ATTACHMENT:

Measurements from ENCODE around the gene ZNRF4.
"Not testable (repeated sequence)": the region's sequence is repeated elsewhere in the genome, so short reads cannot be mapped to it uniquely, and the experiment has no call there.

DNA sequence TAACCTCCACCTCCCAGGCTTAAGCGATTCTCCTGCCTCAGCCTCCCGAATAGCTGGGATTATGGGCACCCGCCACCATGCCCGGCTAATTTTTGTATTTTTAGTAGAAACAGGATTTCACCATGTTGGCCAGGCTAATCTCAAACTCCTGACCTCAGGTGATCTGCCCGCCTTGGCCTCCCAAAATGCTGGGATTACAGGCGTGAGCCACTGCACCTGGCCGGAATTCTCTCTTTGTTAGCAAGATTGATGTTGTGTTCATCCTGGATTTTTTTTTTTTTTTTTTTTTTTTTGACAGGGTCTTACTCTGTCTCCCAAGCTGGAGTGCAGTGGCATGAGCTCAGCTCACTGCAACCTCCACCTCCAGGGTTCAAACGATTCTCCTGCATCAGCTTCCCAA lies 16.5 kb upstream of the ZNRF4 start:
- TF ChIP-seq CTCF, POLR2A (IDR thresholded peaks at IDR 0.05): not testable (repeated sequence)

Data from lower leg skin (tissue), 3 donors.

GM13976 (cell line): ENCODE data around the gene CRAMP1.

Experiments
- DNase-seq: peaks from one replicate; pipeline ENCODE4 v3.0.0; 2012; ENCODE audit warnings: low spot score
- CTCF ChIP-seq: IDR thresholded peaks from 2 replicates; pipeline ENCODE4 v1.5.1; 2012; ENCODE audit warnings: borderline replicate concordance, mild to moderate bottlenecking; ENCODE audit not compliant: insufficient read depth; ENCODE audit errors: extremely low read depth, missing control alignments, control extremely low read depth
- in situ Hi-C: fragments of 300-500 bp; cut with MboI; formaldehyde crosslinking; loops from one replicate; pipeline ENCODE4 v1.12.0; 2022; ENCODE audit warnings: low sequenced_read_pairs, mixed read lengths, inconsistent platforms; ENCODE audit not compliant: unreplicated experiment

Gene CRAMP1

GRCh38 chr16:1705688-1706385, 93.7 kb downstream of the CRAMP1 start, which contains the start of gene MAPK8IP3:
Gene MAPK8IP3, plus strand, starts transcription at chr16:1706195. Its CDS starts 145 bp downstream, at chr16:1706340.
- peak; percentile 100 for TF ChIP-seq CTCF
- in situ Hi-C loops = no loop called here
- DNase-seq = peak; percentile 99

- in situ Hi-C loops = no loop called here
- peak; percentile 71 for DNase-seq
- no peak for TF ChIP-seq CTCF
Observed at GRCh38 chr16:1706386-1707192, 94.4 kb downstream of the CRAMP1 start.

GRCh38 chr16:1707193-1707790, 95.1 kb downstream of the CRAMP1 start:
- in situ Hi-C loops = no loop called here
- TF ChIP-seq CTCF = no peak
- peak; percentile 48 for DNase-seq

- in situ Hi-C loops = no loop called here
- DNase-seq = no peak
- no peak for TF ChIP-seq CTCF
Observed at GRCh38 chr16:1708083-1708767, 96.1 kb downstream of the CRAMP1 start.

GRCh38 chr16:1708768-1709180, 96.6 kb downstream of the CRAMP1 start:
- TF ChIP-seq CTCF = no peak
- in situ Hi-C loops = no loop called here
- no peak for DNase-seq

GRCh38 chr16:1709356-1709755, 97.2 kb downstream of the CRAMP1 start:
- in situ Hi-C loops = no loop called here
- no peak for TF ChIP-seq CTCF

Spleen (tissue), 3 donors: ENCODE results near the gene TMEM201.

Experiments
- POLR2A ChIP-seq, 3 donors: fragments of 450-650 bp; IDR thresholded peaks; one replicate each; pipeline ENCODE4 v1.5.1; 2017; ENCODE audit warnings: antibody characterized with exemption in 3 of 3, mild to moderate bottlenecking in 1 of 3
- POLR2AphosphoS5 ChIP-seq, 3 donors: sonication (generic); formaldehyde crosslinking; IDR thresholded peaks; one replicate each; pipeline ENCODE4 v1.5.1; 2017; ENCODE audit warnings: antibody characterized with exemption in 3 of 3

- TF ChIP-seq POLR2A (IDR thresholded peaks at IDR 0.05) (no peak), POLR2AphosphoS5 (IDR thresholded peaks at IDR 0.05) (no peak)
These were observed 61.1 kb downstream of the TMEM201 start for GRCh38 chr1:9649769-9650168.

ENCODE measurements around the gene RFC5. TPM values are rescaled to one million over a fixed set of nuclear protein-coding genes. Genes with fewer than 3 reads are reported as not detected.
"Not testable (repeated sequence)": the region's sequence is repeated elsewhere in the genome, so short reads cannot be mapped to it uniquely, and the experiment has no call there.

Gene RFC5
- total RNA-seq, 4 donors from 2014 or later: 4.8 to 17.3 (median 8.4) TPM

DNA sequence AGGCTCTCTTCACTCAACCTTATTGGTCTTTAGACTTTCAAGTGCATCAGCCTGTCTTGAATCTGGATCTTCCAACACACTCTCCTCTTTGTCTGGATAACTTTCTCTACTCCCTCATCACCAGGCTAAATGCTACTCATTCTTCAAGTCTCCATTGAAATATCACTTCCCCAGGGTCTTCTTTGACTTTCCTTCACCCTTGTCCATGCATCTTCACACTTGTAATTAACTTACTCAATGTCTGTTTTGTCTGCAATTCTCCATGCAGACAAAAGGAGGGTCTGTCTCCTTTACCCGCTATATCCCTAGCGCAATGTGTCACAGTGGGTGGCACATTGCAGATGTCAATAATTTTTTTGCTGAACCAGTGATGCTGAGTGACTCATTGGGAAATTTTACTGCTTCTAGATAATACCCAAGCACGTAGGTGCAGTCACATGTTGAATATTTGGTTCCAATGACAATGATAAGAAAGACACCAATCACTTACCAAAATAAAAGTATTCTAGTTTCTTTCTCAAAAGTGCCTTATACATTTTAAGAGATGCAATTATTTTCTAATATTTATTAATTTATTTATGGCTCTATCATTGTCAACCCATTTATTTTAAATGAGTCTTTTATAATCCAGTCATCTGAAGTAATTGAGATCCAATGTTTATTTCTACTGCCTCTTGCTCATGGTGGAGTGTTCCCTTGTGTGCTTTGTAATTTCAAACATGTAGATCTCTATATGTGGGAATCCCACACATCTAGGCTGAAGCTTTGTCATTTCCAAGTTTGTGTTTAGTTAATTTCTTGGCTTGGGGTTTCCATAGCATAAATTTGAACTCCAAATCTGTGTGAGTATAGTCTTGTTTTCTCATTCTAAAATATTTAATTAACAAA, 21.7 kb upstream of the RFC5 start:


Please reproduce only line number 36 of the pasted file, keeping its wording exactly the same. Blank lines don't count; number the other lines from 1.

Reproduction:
Spleen (tissue), 3 donors: ENCODE results near the gene TMEM201.